Gina Vaynshteyn
May 19, 2015 7:14 am

A couple of weeks ago, a woman attending the Algerian law school Algiers’ Faculty of Law came to take her exam . . . only to be sent away. The exam supervisor deemed her unfit to take the test — all because she was wearing a skirt that came above her knees. According to Buzzfeed News, the dean of Algiers Faculty of Law (Mohamed Tahar Hadjar), claimed the supervisor was not wrong for his actions. Hadjar stated, “Wearing a short skirt is not authorised inside the university . . . It’s their job to uphold the rules of the faculty . . . it requires a decent outfit, for both girls and boys.”

Naturally, this explanation further upset the students in the woman’s class, who already felt that the woman was needlessly shamed and discriminated against. So, fellow classmate Sophia Jama took things into her own hands and created a Facebook page called “My dignity is not the length of my skirt;” and it’s brilliantly calling attention to the issues of gendered dress codes and sexism. The page challenges these antiquated views that are common in many cultures, not just Algeria. Almost 9,000 people have liked the Facebook page so far, and women (and men!) are expressing their beliefs and showing their support by posting pictures of their “angry legs,” bare legs that are culturally viewed as “inappropriate.”

This isn’t the first time we’ve seen a student bravely call out her school officials for policing men and women’s bodies. This kind of outfit shaming unnecessarily sexualizes the male and female body, perpetuates sexism, and reduces a person to their appearance. Just within the last year, we’ve seen a bunch of students standing up for themselves and their outfit choices.

Miranda Larkin from Oakleaf High School was forced to wear a highlighter-yellow shirt that said “DRESS CODE VIOLATION,” and she and her mom fought back, claiming it wasn’t right of the school to embarrass a student as a form of punishment. Meanwhile in Washington state, a brave group of middle-schoolers launched a petition, highlighting the appearance double-standards in place, and how a dress code can often times do more harm than good by objectifying and body-shaming women. And this high-schooler called out a dress code rule that dictated the summer clothes girls wear “distract” others. Then of course, there is the slew of unfair prom dress codes that have been challenged just this spring. Shaming women for the clothes they wear is something that desperately needed addressing, particularly within schools, and it’s empowering to see that people are finally not taking it anymore.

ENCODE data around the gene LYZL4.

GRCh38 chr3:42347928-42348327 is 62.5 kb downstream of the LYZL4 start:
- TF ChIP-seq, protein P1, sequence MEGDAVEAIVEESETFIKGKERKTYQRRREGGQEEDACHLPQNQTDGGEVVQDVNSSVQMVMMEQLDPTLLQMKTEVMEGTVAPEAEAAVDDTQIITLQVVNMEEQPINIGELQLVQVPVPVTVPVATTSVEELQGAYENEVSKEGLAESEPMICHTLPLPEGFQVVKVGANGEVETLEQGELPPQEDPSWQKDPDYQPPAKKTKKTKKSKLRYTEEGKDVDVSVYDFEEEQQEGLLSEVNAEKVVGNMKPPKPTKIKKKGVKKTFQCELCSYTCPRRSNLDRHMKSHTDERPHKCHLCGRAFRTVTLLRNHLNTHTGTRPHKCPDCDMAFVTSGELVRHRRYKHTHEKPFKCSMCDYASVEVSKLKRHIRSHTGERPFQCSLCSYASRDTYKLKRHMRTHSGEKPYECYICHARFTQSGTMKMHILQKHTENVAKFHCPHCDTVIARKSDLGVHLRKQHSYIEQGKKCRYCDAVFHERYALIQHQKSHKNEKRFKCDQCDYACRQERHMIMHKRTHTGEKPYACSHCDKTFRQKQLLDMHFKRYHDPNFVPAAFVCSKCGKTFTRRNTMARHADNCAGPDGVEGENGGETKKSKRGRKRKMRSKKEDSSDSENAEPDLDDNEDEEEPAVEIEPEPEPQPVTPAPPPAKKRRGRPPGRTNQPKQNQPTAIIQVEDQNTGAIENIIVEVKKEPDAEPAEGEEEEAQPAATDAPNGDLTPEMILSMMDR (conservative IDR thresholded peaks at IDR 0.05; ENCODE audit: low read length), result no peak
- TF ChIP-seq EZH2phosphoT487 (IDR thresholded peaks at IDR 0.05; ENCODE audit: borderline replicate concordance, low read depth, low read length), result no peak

Bustle‘s Melanie Kozak brilliantly points out the problem with harmful dress codes if they go, um, unaddressed: “We are teaching children that it’s a girl’s responsibility to make sure boys get an undistracted education, and that they must sacrifice their own education to do so. We are teaching girls that their appearance matters more than their education.”

And when a law-school student gets sent home instead of being allowed to take an exam, that’s sending the message that her outfit is much more important than her future law career.

Here are some of the powerful pics posted to “My dignity is not the length of my skirt.” The captions are largely in French but just see those bare legs as a sign of serious solidarity.

The creator of the Facebook page, Jama, told France24, “What happened to that student was very harsh. She was humiliated. Woman’s body has become a battle field in Algeria. And if we keep silent, we women will lose a lot from our gains, regarding our freedom in public places.” We couldn’t agree more.

Image via Twitter

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